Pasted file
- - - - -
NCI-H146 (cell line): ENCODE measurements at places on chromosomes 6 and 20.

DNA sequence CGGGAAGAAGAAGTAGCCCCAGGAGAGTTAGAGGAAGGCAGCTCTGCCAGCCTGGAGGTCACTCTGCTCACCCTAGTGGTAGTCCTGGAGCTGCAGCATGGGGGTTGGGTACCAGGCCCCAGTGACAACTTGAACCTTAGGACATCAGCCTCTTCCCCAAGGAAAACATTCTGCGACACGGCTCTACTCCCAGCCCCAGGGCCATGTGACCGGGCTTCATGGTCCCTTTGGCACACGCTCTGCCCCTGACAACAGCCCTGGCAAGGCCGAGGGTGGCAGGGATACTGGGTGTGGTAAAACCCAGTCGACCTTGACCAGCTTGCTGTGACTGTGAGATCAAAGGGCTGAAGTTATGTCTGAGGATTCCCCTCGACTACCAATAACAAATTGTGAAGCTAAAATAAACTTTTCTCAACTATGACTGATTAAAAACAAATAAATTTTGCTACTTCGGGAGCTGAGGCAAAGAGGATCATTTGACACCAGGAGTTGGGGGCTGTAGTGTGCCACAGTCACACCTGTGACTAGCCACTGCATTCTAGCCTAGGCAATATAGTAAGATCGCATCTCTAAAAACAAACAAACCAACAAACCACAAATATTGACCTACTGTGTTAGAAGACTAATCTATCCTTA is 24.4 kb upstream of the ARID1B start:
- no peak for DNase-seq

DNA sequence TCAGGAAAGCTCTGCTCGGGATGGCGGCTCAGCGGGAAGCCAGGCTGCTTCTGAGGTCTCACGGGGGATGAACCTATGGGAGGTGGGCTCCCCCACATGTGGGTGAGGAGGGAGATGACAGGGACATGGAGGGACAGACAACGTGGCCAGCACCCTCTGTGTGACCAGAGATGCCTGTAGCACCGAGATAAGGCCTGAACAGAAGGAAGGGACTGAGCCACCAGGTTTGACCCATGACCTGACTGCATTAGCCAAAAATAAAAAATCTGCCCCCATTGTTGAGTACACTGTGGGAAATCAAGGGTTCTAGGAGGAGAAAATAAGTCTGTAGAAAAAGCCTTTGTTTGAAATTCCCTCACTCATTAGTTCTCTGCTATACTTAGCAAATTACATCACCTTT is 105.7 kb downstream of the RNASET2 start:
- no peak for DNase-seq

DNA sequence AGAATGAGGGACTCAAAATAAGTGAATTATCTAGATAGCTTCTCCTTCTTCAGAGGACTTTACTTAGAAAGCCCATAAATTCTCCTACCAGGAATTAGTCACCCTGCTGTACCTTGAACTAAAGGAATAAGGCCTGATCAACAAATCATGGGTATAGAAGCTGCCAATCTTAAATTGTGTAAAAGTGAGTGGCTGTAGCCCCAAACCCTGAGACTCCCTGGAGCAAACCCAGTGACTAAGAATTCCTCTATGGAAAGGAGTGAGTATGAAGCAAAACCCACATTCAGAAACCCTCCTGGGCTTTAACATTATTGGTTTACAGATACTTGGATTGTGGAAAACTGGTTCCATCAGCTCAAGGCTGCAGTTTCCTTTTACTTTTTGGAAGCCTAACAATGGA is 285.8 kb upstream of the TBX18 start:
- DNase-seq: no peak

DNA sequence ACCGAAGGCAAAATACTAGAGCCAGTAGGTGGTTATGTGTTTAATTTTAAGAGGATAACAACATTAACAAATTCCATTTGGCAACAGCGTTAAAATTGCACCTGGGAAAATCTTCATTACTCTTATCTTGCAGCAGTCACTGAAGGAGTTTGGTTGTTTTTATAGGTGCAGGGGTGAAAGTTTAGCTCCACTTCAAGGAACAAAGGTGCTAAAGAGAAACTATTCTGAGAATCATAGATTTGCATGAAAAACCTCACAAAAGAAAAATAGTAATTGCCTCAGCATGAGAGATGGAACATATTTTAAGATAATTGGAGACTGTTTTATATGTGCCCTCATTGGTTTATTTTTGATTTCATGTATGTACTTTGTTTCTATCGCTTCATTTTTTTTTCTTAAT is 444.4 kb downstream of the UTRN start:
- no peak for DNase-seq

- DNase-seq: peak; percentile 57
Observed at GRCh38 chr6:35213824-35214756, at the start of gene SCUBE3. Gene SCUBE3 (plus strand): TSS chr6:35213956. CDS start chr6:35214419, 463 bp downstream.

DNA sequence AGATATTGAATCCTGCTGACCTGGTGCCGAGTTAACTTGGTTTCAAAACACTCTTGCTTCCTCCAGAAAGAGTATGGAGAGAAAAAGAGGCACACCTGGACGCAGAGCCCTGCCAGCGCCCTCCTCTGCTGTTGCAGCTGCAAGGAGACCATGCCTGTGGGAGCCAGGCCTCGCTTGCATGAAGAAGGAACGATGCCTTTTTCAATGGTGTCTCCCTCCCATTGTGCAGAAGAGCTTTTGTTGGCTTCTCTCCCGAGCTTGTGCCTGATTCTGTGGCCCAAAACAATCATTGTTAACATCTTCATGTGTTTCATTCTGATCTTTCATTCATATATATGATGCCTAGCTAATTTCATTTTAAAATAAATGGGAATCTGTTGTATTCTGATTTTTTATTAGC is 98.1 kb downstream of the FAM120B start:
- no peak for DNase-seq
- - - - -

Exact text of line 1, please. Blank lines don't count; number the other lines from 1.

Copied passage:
NCI-H146 (cell line): ENCODE measurements at places on chromosomes 6 and 20.